One of the main reasons for communication failures is insufficient awareness of the other’s culture and traditions, lacking background knowledge, and intentions to learn it. An accurate translation can improve the brand message and convey the desired meaning. However, some companies, such as Target Corporation, already have an established negative reputation regarding cross-cultural communication. The scandal called the Urine Sandal caused adverse outcomes for the company. Therefore, it is essential to analyze the roots of the issues, how the intercultural failures can be eliminated, and the brand’s appropriate behavior in public after the reputational damage.
tailored to your instructions
for only $13.00 $11.05/page
The Triangle of Meaning by Ogden and Richards is a model of the connection between three categories: interpreters, referents, and symbols. A referent is a real-world object, an image that arises in people’s minds (Tuleja, 2017). A symbol is the name of an object accepted in society (Tuleja, 2017). Regarding the Target case, the mislabeling is rooted in different frames of reference. For some, “orina” means “peace” and “peaceful,” and it is not wrong in one frame (Tuleja, 2017). However, for instance, for the Hispanic population, the word signifies urine, which has led the company to great embarrassment and reputational damage (Tuleja, 2017). Sivers (2009) also provides examples of differences, emphasizing that the opposite of the one meaning can also be true for others. Hence, even though intentions are good, a failure in communication might arise.
Concerning branding mishaps, it is crucial to interpret and classify the background knowledge from the point of view of cultural studies, linguistic and regional considerations, and psychology. In intercultural communication, it is necessary to realize and take into account the differences in the categorical representations of various societies and peoples, that is, in the cultural-conceptual pictures of the world (Tuleja, 2017). According to Smit (2015), there is nothing good and bad about cultures; there are only differences. However, in the case of Target, incidents quite often arise when advertisers underestimate the role of negative associations or do not know about them.
The most prominent example of how these issues can be reduced is Coca-Cola. The company decided to sell its products in China and translated its name into Chinese. The organization went through 40 thousand hieroglyphs before choosing the sounding characters, the combination of which would mean “happiness in the mouth” (Tuleja, 2017, p. 159). Therefore, to prevent reputational damage for Target corporation, the pragmatic adaptation of texts and names is often required. It is suggested that the translator determine and make specific changes in the expression’s meaning to achieve the target audience’s desired reaction.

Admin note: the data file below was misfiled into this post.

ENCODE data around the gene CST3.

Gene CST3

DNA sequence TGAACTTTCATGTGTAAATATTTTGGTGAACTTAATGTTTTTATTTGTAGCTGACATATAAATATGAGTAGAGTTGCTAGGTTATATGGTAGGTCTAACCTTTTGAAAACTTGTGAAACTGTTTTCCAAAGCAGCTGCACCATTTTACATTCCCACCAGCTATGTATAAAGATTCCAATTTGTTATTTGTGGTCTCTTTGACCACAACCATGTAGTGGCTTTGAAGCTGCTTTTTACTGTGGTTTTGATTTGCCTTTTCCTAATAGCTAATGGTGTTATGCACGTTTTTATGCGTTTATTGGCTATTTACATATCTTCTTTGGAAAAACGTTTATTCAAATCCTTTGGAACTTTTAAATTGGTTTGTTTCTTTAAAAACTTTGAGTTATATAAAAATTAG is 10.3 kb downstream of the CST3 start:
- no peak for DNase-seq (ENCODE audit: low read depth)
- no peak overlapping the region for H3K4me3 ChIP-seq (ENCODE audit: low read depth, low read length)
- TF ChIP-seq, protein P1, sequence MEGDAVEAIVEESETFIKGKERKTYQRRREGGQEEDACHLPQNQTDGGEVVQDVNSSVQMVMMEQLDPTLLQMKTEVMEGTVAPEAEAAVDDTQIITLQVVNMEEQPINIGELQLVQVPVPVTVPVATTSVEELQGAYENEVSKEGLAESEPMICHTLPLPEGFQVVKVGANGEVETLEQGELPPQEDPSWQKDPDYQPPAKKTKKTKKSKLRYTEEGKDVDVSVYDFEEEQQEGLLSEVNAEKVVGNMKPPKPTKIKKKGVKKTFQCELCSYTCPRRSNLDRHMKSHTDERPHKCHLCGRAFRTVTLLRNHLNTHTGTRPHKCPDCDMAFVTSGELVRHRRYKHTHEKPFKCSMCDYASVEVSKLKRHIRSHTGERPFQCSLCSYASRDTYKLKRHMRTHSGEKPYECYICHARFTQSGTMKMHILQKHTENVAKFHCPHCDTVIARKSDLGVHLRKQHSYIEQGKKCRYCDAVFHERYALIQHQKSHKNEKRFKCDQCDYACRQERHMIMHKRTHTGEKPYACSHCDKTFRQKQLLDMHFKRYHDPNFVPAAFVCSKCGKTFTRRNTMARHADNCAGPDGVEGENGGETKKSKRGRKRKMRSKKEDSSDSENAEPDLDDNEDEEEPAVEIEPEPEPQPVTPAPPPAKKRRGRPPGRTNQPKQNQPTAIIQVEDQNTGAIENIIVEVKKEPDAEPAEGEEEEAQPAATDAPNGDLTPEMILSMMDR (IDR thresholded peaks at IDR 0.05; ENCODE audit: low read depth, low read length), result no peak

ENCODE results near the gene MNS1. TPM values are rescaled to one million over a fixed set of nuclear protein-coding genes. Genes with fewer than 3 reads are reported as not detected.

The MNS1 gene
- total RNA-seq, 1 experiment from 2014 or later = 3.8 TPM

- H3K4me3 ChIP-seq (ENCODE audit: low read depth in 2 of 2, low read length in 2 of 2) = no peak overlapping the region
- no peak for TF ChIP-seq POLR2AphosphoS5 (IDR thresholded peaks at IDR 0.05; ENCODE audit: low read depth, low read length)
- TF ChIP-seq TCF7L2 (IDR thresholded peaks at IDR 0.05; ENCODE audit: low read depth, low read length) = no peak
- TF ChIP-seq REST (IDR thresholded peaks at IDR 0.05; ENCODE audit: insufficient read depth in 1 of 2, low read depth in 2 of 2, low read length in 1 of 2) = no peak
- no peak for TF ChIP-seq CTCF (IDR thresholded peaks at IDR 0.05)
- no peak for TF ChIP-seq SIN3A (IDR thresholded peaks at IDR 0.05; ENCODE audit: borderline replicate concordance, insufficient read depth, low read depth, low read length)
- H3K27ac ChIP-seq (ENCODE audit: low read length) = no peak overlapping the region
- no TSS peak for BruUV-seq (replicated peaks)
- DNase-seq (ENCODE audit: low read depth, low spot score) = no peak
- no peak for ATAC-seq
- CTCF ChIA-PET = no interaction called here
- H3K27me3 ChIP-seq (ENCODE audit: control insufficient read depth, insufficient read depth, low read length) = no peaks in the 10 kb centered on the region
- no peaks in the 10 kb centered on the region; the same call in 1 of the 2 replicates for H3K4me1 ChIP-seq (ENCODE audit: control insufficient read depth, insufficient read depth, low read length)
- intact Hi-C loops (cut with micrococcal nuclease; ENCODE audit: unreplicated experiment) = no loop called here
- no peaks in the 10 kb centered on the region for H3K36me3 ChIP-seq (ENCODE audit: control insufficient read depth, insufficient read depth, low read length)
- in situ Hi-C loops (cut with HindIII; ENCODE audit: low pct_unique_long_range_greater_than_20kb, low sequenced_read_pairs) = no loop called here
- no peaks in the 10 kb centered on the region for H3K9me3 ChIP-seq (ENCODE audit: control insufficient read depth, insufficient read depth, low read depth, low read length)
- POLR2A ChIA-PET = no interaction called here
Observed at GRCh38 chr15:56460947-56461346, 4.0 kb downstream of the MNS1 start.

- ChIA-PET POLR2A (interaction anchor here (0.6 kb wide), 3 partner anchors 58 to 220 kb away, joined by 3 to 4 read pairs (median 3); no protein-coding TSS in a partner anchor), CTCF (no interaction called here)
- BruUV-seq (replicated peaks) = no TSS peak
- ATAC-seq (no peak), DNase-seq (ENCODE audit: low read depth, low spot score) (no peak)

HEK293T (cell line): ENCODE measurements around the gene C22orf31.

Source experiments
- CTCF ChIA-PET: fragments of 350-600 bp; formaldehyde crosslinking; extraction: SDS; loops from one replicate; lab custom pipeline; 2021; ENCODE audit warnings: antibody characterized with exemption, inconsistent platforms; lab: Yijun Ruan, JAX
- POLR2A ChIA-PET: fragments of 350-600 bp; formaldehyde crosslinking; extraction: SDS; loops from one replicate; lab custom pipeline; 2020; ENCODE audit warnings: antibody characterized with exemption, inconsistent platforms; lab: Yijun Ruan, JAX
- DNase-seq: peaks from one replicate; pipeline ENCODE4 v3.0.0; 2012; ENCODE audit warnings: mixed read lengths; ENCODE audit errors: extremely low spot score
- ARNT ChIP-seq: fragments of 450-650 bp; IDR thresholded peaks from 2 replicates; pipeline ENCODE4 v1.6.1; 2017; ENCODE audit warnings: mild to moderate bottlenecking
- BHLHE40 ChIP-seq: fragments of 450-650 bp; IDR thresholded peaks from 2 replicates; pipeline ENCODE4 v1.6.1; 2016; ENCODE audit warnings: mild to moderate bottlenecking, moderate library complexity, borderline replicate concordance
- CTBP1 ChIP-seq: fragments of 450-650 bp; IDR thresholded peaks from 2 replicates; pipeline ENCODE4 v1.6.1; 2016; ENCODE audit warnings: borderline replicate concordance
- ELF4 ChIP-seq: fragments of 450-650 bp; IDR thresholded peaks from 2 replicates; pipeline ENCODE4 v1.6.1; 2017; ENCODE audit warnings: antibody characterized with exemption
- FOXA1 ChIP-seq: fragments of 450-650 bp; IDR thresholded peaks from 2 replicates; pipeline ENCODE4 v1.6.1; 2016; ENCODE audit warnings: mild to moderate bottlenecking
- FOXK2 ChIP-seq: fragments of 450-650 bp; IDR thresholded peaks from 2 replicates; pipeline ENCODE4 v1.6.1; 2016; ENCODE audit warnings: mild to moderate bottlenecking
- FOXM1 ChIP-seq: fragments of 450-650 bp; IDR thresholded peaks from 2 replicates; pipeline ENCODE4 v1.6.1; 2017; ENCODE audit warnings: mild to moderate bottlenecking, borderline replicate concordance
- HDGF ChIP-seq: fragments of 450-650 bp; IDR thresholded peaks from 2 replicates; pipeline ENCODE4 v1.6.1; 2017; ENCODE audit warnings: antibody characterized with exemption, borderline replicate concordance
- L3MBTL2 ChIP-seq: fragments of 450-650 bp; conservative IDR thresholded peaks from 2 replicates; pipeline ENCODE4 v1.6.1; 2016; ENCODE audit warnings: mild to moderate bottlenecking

With regard to the optimal ways for Target to communicate with customers and the media, it is recommended to pay attention to customer loyalty on the Internet. Besides, it is crucial to engage in dialogue with the media as the party that withdraws from the incident and does not declare its point of view towards the incident is considered guilty. As on social media platforms, brand miscommunication is noted first; addressing negative commentaries and maintaining a positive reputation can have a beneficial effect on the Target case. Negative comments help correct mistakes and become better from customers’ perspective; it is advised to thank for reviews on the Internet that improve its reputation.
To sum up, unintentionally created cultural shock cases can occur in multiple intercultural communication areas, including advertising. Consequently, a satisfied customer will become even more loyal and, possibly, a brand advocate. Moreover, the PR department needs to be more careful with dissatisfied clients; otherwise, it can ruin the reputation on social media platforms. The Target Corporation case is an example of improper addressing of branding mishaps. Overall, the company should inform that measures have already been taken to diminish such risks in the future.
Sivers, D. (2009). Weird, or just different [Video]. TED. Web.
as little as 3 hours
Smit, C. (2015). Humor and culture in international business [Video]. TED. Web.
Tuleja, E. A. (2017). Intercultural Communication for Global Business: How leaders communicate for success. Routledge.